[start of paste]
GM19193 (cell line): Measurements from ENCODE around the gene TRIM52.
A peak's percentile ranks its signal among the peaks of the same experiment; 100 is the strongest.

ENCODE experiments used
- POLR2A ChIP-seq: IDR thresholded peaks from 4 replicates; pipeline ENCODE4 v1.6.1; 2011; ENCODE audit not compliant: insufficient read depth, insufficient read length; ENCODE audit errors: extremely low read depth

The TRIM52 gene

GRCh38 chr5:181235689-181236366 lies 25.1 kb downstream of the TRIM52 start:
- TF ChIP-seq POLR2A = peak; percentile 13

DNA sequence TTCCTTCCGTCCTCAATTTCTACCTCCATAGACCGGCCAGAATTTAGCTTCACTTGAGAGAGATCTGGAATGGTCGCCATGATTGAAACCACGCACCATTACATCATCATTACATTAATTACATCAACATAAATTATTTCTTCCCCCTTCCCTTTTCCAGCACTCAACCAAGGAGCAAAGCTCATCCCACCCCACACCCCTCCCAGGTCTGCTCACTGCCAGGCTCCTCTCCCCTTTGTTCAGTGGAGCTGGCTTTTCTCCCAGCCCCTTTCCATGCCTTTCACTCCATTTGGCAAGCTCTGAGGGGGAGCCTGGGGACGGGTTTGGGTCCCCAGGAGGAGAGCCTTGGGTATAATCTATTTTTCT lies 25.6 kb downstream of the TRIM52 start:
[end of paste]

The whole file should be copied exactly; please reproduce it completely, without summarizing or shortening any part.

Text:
GM19193 (cell line): Measurements from ENCODE around the gene TRIM52.
A peak's percentile ranks its signal among the peaks of the same experiment; 100 is the strongest.

ENCODE experiments used
- POLR2A ChIP-seq: IDR thresholded peaks from 4 replicates; pipeline ENCODE4 v1.6.1; 2011; ENCODE audit not compliant: insufficient read depth, insufficient read length; ENCODE audit errors: extremely low read depth

The TRIM52 gene

GRCh38 chr5:181235689-181236366 lies 25.1 kb downstream of the TRIM52 start:
- TF ChIP-seq POLR2A = peak; percentile 13

DNA sequence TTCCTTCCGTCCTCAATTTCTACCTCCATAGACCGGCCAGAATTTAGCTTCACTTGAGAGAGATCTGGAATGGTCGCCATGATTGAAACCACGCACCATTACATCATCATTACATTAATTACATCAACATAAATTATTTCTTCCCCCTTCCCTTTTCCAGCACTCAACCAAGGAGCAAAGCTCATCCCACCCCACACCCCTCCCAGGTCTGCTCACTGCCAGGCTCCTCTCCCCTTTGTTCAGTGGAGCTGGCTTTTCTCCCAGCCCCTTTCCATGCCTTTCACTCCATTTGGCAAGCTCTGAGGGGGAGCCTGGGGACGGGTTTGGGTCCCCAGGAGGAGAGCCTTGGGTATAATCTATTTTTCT lies 25.6 kb downstream of the TRIM52 start: